William Wordsworth, Dorothy Wordsworth

The Letters of William and Dorothy Wordsworth, Vol. 5: The Later Years: Part II: 1829–1834 (Second Revised Edition)

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786. W. W. to THOMAS FORBES KELSALL1

  • Address: Thos Forbes Kelsall Esqre, Fareham, Hampshire.
  • Postmark: 31 Oct. 1833.
  • Stamp: Kendal Penny Post.
  • MS. untraced.
  • The Browning Box, or The Life and Works of Thomas Lovell Beddoes as reflected in Letters by his Friends, ed. H. W. Donner, 1935, p. lxiv. LY ii. 673

[c. 30 Oct. 1833]

Dear Sir,

As I am recovering from a severe inflammation in my eyes you will excuse my employing an Amanuensis, in reply to your letter.—Agreeable to your request the Poem will be sent, not without a wish that you may not be disappointed in the perusal. The circumstances under which Yarrow was revisited by me, viz. in company with Sir W. Scott not more than two or three days before his departure from Abbotsford, forced my thoughts into a more Personal channel than would otherwise have happened, and this perhaps notwithstanding the illustrious character of the Individual and his poetical connection with the scene, may have interfered with the romantic idealization which would naturally have pervaded a Poem upon such a subject.

And now having cordially acceded to your request, let me frankly say—that the Poem2 would have been withheld had it not been for pg 656the assurance you give me, as high as can be given—viz. the honour of an English Gentleman, that you will not suffer a copy to be taken, and will confine the perusal to two or three of your particular friends. The interest which you express in respect to my writings prompts me to name to you, that the reason why I withhold such minor pieces as I have written, is not what some have chosen to say—an over-weening conceit of their being above the taste of my countrymen: it is no such thing—but a humble sense of their not being of sufficient importance for a separate Publication; and a strong ground of apprehension that either my Publisher or myself might be a loser, by giving them to the world. My 4 or 5 last separate publications in verse, were a losing concern to the Trade; and I am not ashamed of saying that I cannot afford to give my Time, my Health and my Money, without something of a prudential reserve. Even the Sale of my collected works, tho' regular, is but trifling—this perhaps will surprize you—and, the state of my reputation considered, is altogether inexplicable, except on the supposition of the interference of the Paris Ed: of which I know the sale has been great—but too much of this into which I have been led from a wish to rid myself of a charge of being ungracious or unjust to those Persons, who like yourself, acknowledge that they have been both gratified and instructed by my endeavours. Is it worth while to add after the confiding spirit in which I have replied to your letter,—coming from a Stranger, that the thought crossed me, before I had finished the perusal of your's that it would be an act of worldly caution not to comply with your request.—Not more than ten days ago I recd from a Stranger a letter which was undoubtedly what is called a hoax, written with an intention, foolish enough heaven knows, of making me stare, and a third Person ridiculous—It would be paying yr letter a poor compliment to suggest that it had anything of that character, but you are aware that encomiastic letters addressed to Public Men from entire Strangers are open to a like suspicion.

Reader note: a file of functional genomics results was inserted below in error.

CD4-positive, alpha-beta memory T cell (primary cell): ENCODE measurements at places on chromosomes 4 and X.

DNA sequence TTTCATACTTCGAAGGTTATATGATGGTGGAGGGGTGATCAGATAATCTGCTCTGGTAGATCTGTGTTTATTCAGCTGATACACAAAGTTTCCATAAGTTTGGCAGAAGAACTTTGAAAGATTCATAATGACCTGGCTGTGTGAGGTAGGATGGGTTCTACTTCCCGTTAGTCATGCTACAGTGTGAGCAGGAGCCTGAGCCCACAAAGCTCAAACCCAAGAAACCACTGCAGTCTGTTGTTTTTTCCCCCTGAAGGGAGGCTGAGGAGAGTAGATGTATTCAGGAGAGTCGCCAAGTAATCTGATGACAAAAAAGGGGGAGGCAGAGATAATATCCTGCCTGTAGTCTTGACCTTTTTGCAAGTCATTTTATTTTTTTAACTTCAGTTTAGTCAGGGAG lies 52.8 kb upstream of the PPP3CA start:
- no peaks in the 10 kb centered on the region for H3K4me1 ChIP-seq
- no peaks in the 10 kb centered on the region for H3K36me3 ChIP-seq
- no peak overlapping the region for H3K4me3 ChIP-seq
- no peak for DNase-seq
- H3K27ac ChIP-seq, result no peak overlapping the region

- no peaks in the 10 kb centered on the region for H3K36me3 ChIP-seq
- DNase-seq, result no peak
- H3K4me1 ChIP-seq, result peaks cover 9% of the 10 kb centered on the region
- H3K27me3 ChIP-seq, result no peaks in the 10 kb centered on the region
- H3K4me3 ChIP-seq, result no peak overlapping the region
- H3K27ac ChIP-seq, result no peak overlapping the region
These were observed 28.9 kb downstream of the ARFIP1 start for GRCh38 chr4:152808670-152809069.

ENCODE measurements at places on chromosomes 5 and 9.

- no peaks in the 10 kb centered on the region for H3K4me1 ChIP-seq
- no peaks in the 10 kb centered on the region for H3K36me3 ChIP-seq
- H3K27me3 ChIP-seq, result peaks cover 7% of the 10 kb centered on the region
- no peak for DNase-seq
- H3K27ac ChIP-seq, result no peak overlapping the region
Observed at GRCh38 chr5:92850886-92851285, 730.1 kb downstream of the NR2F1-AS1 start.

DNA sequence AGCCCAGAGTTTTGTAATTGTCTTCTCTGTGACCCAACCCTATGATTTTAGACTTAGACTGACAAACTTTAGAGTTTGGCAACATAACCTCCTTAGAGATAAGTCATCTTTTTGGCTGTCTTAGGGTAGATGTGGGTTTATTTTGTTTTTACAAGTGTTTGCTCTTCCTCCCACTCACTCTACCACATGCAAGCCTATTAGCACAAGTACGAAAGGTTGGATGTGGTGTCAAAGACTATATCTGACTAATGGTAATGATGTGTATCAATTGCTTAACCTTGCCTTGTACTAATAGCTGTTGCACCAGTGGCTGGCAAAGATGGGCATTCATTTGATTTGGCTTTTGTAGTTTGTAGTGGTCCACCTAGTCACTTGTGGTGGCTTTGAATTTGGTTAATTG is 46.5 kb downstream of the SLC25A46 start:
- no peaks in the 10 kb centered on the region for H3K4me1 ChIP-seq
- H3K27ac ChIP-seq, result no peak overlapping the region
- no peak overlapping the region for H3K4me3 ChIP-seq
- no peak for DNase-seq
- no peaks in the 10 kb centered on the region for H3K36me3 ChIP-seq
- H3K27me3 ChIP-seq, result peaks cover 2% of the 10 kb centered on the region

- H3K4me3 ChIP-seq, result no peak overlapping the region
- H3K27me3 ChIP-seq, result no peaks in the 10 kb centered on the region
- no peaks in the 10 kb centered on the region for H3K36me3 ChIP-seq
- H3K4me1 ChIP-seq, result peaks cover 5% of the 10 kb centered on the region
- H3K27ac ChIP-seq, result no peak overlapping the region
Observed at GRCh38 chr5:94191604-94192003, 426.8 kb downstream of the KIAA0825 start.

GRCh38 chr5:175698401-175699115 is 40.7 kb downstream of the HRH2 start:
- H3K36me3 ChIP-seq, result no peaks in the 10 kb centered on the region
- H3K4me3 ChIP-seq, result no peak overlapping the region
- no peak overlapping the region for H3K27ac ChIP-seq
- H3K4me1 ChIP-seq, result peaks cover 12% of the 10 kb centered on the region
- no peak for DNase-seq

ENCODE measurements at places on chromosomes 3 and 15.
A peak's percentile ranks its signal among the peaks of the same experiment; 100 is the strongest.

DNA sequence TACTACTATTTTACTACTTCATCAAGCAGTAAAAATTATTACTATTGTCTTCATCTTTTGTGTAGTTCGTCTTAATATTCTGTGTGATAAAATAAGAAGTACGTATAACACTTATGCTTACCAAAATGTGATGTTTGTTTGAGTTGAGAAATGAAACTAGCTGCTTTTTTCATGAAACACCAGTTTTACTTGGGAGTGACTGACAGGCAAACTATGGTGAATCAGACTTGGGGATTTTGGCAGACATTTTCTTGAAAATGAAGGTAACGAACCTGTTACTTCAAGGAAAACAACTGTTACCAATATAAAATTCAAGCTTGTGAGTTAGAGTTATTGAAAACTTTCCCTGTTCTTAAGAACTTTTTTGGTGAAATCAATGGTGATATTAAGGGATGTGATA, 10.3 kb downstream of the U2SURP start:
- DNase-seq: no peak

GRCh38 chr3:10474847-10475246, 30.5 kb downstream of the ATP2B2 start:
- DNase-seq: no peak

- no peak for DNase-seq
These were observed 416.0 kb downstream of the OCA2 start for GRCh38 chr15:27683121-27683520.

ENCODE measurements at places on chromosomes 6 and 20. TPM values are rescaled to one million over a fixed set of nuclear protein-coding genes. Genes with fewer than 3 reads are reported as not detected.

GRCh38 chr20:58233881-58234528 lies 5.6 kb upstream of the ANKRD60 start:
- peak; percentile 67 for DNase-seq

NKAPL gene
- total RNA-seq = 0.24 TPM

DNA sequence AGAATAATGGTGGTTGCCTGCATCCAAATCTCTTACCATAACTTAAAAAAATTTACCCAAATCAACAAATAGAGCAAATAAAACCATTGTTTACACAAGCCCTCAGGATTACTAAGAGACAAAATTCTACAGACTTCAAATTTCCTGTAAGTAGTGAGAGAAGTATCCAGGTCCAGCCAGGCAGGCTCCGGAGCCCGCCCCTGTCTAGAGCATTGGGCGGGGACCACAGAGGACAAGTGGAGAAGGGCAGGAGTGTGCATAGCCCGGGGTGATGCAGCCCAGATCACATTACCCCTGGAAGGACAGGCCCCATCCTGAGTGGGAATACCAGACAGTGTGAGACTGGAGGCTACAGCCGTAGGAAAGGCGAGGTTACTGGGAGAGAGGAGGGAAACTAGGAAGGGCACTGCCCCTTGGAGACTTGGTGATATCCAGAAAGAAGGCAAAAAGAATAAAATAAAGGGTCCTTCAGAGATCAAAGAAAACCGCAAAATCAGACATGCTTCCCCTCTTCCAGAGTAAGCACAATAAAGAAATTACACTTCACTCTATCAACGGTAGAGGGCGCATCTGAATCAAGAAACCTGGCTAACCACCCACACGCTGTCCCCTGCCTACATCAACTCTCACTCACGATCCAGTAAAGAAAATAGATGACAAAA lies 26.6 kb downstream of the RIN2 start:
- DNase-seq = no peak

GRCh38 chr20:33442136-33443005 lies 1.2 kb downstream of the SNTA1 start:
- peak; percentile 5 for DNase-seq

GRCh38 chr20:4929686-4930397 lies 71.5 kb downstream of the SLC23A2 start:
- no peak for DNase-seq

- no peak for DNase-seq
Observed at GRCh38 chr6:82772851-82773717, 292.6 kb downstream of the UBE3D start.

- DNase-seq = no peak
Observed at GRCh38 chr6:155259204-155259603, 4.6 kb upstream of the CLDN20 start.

• I am Sir respectfully yours     
  • W Wordsworth  

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Notes

Editor’s Note
1 Thomas Forbes Kelsall (d. 1872), a solicitor at Fareham: he was the devoted friend of Thomas Lovell Beddoes (1803–49), whom he first met in 1823, and after the poet's death published Death's Jest Book (1850) and his Poems with a memoir. Shortly before his own death, he passed Beddoes's MSS. to Robert Browning. He was a great admirer of W. W.: 'Even in his old age he used to quote by heart long passages from The Excursion, and in 1833 he had the audacity to address Wordsworth, although personally unknown to him, with a request for a copy of Yarrow Revisited, then still unpublished. It is a tribute to the noble personality of Kelsall and a proof of the straightforward tenor of his letter that instead of ignoring the request Wordsworth sent him a copy of the poem together with a letter explaining the singular favour it implied.' (The Browning Box, p. lxiii.) See also next letter.
Editor’s Note
2 According to Donner, the MS. poem is entitled 'Yarrow Revisited Sept. 1833'. At the end of the poem is the following remark: 'The line "for pleasant Baiaes" etc., will require alteration; as it alludes more to what it was in Horace's time than to what it now is.' For pleasant Baiaes was in the final edition altered to For mild Sorrento's, l. 53. Other variations in the MS. are:

l. 51:

For parched Vesuvio's ashy mount

final edn.:

For warm Vesuvio's vine-clad slopes;

l. 70:

Where'er thy path invite thee

final edn.:

Wherever they invite thee.              (See PW iii. 262.)

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